According to the legend of Phnom Chisor, a Brahmin chief blessed ancient King Sorya
Deva's baby so that it would have the strength of an ant, the power of a ghost and
the sharp mind of a woman. For this blessing - and its full explanation - the king
built the Brahmins a shrine on the mountain.
This is described in a new leaflet published by UNESCO promoting local industry and
tourism at Phnom Chisor, where cultural heritage has become important in the revitalization
of the rural economy.
"I think that Cambodia has in its heritage a major tool to reduce poverty,"
said UNESCO country representative Etienne Clément at a meeting with representatives
from the Ministry of Culture and Fine Arts. He hopes that historic sites all over
Cambodia will attract tourists to impoverished areas.
Chuch Phoeurn, Secretary of State at the Ministry of Culture and Fine Arts, said
"We will make all the resorts and the temples become a place of attraction that
will help people in the areas get income from tourists."
Phnom Chisor is 55km outside Phnom Penh along Route 2. Historians date the hilltop
temple to the reign of King Suryavarman I between 1002 and 1049 AD in commemoration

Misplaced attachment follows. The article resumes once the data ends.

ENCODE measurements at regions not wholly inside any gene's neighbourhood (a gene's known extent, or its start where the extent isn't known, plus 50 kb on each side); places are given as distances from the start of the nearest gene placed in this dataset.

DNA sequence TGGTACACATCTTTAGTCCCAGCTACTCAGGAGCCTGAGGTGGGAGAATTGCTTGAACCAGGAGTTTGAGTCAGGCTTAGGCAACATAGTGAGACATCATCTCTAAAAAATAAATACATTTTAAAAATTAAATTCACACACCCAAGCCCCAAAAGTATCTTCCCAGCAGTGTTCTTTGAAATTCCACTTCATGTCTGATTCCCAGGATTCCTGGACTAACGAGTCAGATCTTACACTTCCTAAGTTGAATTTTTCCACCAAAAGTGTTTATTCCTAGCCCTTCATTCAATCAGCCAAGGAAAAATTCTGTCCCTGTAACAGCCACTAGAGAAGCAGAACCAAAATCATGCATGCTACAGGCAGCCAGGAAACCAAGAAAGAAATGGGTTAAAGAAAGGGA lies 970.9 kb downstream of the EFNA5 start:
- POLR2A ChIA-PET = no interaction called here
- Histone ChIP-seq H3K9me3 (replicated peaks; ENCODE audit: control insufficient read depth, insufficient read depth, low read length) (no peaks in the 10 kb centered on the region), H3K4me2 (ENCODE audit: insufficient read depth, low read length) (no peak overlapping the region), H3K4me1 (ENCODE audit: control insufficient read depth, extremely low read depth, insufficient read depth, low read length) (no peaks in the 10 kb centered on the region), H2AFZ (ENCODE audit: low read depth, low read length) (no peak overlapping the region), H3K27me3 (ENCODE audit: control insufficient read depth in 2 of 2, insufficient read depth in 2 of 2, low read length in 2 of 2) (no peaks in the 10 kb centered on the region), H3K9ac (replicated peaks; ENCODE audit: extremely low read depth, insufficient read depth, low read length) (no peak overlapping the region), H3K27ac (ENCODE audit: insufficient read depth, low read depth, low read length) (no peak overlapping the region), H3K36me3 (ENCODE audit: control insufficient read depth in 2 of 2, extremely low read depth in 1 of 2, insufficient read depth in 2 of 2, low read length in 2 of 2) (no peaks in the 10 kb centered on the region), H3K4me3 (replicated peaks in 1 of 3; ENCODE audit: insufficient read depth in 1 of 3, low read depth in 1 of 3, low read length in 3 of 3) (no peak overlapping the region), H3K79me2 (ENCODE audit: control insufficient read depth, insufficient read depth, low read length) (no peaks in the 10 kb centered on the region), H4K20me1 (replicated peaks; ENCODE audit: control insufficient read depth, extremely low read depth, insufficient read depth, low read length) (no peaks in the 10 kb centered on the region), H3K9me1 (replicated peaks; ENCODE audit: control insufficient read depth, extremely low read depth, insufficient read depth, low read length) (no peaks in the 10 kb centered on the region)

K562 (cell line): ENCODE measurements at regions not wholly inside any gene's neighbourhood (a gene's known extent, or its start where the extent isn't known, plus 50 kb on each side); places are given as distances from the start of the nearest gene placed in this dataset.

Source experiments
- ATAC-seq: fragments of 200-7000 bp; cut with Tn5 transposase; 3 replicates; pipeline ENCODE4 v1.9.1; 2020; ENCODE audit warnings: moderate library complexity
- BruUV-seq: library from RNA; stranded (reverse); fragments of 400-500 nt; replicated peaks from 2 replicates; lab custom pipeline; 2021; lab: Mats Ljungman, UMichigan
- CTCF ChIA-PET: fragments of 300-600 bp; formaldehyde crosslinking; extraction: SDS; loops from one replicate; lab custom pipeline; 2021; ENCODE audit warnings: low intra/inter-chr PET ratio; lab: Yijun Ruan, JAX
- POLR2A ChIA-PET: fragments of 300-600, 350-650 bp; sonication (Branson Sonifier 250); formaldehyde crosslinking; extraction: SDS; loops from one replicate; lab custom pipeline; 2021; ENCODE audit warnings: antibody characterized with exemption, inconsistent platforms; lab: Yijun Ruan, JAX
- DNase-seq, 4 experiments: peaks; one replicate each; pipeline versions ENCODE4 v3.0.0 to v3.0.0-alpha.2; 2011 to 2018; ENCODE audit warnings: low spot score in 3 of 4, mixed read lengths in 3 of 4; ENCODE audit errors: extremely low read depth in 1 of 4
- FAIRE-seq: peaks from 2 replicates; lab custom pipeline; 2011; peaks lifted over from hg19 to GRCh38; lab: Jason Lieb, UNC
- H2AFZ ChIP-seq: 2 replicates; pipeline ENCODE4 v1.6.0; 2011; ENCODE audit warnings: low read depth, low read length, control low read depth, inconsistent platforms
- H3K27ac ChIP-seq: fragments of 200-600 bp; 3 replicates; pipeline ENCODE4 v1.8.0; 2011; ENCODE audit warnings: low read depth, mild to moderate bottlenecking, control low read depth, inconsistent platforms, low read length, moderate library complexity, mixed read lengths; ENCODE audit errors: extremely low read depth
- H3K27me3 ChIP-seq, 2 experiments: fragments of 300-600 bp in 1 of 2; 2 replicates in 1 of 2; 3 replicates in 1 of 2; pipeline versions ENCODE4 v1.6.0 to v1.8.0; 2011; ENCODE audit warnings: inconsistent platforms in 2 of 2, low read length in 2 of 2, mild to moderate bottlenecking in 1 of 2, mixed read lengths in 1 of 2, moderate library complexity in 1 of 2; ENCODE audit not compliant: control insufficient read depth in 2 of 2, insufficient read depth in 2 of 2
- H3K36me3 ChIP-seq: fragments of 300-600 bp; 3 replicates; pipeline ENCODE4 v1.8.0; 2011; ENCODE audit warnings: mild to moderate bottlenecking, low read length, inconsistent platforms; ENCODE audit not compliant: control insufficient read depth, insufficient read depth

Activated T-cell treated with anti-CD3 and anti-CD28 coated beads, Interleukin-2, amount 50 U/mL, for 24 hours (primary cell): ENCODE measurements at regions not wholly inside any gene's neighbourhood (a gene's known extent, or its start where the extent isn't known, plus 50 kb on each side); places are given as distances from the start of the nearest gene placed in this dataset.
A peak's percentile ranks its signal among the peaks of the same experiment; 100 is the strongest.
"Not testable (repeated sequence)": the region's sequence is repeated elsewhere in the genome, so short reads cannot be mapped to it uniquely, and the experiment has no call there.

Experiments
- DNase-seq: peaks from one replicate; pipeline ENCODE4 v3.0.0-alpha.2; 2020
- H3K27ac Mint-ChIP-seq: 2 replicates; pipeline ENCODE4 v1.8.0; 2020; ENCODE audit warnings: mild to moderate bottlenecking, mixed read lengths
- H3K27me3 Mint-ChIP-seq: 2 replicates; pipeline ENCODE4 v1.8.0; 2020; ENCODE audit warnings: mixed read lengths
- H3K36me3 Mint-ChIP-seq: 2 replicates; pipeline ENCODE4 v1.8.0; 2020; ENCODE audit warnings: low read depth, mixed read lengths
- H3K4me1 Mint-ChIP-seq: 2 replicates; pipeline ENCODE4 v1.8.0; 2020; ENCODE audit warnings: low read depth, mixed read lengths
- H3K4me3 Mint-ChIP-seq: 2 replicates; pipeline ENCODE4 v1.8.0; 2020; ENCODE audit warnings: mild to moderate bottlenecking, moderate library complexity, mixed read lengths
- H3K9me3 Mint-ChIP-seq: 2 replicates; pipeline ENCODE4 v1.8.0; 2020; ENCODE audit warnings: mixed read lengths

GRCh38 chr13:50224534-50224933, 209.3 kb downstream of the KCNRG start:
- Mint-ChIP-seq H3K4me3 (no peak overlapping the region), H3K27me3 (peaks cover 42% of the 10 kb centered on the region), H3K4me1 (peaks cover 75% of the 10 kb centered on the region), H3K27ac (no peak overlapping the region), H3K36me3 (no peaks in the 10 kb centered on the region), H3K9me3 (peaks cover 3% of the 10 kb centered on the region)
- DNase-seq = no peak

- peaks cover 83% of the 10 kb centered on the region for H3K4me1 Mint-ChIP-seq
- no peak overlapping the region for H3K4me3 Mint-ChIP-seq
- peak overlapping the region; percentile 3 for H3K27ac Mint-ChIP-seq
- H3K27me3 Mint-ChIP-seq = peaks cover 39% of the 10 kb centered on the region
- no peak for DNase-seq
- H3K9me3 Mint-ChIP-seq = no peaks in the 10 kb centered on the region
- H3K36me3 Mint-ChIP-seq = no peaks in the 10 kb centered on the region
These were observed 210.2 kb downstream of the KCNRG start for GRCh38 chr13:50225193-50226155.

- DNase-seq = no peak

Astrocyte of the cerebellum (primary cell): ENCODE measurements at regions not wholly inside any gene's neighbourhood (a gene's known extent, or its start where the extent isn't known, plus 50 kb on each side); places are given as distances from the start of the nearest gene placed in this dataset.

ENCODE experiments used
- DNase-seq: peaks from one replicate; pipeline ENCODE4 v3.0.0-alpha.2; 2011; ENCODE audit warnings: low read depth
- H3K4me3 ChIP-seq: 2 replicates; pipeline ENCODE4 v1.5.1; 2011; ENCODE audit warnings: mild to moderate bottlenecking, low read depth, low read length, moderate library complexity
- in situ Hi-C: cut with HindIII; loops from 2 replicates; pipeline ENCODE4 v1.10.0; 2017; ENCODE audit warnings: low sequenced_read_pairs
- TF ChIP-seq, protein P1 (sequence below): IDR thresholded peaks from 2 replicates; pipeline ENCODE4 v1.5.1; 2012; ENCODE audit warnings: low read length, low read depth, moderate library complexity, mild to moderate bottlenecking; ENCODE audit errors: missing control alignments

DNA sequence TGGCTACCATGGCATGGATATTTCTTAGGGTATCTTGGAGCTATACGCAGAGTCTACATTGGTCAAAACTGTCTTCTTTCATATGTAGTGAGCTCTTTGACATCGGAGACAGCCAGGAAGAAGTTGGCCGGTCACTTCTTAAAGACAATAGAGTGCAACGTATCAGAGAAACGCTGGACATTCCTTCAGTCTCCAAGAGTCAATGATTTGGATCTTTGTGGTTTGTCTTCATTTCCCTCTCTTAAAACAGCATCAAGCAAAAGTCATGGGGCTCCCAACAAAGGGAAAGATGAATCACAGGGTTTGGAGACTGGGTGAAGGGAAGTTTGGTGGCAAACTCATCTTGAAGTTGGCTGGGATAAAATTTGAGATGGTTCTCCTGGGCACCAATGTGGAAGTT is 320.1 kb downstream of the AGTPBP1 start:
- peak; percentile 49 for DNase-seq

of the god Shiva.
UNESCO and UNDP have been working to revitalize silk weaving at Phnom Chisor since
1992 under the "Strengthen Community Temple Learning Centres" project,
which relies on volunteers and has spent $30,000 in total.
Working together in August 2003, UNESCO/UNV and the Cambodian Craft Cooperation organized
a two-month training session for 24 villages.
At the moment UNESCO acts as a distributor for silk woven at Phnom Chisor. It is
hoped that tourism will provide enough business for the weavers and potters to become
Chunlout Dei is a renowned pottery-making village. The numbers of potters decreased
during and after the Khmer Rouge regime. Today most former potters work at the Phnom
Chisor quarry, where observers say illegal stone quarrying is damaging the cultural